Monthly Archives: September 2020

Brief overview: business interruption insurance

A recent test case in the High Court of the Business and Property Courts of England & Wales has given food for thought not only for an international context, but also for New Zealand. The decision carries importance because it discusses the applicability of business interruption insurance policies in a COVID-19 context.

The test case The Financial Conduct Authority v Arch and Others [2020] EWHC 2448 (Comm) was decided in favour of the Financial Conduct Authority (FCA). Generally, it found for the FCA in respect of coverage triggers across several policies including clauses dealing with “denial of access”, “disease”, “hybrid”, and “public authority”.[1]

The Court also, expectedly, commented on entitlement of policyholders. The ruling was that most businesses that had business interruption policies, and had to close because of COVID-19, were entitled to compensation, subject to policy limits.[2] The extent of the compensation was to put the businesses in the position they would have been in had COVID-19 not occurred.[3] In other words, a return to the status quo and, generally, the position pre-COVID-19.

This test case has garnered attention within insurance circles.

Closer to home, the Insurance Council of Australia (ICA) have initiated a test case to determine the applicability of specific infectious diseases exclusions in businesses interruption insurance policies.

This is a development to follow closely.

In New Zealand, a number of organisations with business interruption insurance were unable to claim in the context of the lockdowns. This was because policies, generally, only offered coverage for physical damage to property. Businesses in New Zealand with policy wording that covers public authority restrictions on entering premises may take inspiration from the UK test case and the upcoming test case in Australia. This is a potential occurrence space to watch out for.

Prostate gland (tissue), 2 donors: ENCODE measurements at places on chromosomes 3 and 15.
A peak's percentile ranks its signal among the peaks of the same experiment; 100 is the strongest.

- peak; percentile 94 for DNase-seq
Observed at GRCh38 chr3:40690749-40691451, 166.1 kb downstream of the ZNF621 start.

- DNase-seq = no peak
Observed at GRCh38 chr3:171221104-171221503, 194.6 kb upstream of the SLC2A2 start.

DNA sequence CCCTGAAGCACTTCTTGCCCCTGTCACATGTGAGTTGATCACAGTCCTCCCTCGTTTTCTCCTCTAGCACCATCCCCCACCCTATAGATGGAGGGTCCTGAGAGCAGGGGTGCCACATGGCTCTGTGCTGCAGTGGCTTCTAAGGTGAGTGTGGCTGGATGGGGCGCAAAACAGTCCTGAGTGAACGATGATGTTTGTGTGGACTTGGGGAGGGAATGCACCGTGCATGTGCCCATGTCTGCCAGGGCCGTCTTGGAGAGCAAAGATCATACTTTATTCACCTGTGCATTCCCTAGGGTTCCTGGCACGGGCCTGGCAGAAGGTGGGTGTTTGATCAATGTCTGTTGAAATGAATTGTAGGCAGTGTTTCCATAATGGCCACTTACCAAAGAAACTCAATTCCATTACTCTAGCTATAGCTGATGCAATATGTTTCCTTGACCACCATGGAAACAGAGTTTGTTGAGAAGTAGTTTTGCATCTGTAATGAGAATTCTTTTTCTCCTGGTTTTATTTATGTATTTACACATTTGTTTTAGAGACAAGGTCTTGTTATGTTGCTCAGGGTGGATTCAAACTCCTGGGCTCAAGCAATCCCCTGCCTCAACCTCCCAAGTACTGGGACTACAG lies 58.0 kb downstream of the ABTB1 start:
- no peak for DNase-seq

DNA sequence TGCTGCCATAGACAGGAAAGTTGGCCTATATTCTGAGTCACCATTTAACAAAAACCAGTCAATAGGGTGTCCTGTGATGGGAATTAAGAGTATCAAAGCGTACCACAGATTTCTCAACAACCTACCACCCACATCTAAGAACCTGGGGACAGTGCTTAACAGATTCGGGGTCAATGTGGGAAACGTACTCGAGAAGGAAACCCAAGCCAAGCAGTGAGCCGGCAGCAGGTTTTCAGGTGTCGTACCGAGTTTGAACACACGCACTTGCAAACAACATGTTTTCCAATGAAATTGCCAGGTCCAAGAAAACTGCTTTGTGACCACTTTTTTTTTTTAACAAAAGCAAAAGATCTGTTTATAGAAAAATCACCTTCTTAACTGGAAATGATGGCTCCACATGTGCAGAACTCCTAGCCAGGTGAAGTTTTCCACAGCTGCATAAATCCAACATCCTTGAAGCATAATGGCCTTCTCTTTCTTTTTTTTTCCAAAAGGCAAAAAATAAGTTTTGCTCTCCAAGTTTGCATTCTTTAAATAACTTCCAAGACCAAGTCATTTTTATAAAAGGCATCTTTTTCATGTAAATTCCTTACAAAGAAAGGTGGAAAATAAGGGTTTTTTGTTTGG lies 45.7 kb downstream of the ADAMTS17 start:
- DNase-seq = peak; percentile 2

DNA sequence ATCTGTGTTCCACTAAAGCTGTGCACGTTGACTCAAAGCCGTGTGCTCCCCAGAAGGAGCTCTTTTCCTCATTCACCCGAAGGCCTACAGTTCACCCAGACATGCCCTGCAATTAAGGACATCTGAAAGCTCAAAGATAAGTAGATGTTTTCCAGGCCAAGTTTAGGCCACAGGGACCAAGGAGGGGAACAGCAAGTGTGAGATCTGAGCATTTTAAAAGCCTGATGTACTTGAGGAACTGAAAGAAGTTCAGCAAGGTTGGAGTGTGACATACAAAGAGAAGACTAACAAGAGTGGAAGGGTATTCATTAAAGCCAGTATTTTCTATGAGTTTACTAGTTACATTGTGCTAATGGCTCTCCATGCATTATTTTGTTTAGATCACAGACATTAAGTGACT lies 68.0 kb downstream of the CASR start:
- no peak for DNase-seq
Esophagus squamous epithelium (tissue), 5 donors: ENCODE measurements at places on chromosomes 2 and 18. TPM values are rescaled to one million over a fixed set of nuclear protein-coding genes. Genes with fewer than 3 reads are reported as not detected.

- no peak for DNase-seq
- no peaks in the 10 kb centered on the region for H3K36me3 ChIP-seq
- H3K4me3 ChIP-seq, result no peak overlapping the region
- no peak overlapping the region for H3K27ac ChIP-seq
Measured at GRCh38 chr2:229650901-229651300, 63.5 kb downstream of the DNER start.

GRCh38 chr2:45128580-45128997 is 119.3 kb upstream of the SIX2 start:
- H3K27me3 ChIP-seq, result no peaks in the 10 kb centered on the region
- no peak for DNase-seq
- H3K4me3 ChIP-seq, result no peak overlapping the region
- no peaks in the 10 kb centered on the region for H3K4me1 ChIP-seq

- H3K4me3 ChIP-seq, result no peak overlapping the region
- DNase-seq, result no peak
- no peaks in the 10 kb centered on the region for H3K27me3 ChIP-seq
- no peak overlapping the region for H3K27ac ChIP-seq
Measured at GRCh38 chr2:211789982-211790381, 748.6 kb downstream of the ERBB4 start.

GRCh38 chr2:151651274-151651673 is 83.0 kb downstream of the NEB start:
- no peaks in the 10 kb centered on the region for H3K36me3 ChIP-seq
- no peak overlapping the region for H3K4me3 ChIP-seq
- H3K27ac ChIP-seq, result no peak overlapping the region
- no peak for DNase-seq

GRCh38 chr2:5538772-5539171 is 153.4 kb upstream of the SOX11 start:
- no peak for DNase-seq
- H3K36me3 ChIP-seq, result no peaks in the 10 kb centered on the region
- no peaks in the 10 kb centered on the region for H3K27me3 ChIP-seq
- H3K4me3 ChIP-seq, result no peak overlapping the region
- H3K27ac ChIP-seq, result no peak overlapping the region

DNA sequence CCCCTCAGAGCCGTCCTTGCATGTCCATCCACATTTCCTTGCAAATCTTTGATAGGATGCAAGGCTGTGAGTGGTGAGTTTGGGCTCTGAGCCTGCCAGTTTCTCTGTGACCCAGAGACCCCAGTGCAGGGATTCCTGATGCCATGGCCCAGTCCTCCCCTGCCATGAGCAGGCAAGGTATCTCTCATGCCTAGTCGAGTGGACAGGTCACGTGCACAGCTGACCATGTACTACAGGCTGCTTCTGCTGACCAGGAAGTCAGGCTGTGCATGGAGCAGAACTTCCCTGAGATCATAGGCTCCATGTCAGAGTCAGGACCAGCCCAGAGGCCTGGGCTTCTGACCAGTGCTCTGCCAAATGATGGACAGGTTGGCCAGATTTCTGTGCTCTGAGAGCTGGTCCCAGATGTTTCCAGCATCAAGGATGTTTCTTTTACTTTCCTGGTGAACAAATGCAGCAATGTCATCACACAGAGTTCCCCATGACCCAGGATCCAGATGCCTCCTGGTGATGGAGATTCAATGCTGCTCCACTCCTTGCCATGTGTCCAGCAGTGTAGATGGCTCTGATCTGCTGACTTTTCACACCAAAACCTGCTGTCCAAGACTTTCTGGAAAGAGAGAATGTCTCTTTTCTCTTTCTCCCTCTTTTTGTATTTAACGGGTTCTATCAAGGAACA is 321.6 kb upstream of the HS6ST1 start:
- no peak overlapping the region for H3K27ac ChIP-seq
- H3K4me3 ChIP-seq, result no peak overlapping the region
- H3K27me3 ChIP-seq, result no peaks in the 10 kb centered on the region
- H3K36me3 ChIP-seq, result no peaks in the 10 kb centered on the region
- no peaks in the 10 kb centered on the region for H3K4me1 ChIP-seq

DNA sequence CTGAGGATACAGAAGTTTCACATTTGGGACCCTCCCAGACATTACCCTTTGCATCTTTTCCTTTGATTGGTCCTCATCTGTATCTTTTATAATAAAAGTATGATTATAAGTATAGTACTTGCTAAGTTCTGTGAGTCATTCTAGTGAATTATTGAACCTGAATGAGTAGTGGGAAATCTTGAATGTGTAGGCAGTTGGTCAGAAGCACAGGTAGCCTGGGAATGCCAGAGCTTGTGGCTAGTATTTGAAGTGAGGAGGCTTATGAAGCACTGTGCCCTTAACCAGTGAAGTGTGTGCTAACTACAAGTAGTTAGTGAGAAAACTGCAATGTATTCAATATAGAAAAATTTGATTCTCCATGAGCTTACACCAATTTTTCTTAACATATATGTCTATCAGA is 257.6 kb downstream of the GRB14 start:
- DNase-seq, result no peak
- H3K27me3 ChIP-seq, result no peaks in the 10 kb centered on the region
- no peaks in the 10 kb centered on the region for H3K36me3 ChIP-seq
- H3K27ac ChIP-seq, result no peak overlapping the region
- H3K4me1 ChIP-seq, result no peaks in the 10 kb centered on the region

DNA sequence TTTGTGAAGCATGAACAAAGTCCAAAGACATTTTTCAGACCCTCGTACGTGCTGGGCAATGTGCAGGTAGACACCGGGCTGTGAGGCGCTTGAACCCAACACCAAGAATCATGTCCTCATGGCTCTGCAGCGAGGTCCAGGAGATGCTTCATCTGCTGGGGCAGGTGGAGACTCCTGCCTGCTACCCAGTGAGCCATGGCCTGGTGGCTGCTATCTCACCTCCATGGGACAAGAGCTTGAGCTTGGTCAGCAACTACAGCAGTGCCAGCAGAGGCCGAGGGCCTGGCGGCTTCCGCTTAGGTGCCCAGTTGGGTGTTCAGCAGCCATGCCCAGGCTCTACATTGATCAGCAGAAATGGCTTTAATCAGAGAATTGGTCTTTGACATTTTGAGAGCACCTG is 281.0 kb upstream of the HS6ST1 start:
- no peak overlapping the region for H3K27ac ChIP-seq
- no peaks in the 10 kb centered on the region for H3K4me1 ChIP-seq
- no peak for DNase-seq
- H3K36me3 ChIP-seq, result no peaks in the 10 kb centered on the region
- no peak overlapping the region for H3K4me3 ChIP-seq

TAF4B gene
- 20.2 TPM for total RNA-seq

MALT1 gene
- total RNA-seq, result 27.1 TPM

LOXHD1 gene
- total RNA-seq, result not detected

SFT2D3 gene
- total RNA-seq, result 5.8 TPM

With COVID-19 continuing to affect businesses to varying degrees, some business owners will have thought about potentially claiming insurance. The UK test case and the upcoming test case in Australia display a certainty and clarity-seeking intention by relatively significant stakeholders in the insurance industry. In similar vein, it would be unsurprising to see developments in this respect within New Zealand. If such developments fructify, one would be paying very close attention.

Copyright Steve Keall, all rights reserved, 2020

[1] The Financial Conduct Authority v Arch and Others [2020] EWHC 2448 (Comm) at [414], [531], and [532].

[2] At [386] and [475].

[3] At [351], [386], and [475].

The Unsettling Settlement

Southern Response Earthquake Services Limited v Dodds [2020] NZCA 395 (7 September 2020) is a recent decision of the Court of Appeal.


The Dodds’ house sustained damage beyond economic repair in the February 2011 earthquake in Christchurch. [1] The Dodds had insured this house on a replacement basis with Southern Response Earthquake Services Ltd (SRES), who were previously known as AMI Insurance Ltd. [2] The insurance policy offered the Dodds several options to settle their claim. Out of the options, the Dodds’ chose to buy another house. Under the policy, SRES were to pay the cost of buying that other house to the extent of the cost of “rebuilding your house on its present site.” [3] This cost was to be determined by an estimate of what the cost would be to rebuild the house on the present site.

Arrow International (Arrow) provided the Dodds’ with an Abridged Detailed Repair/Rebuild Analysis (Abridged DRA), which stated a total figure of $895,937.78 for House & Outside EQC Scope (including GST). [4] SRES advised the Dodds that if they exercised the option to buy another house, the maximum amount available to them was $894,937. [6]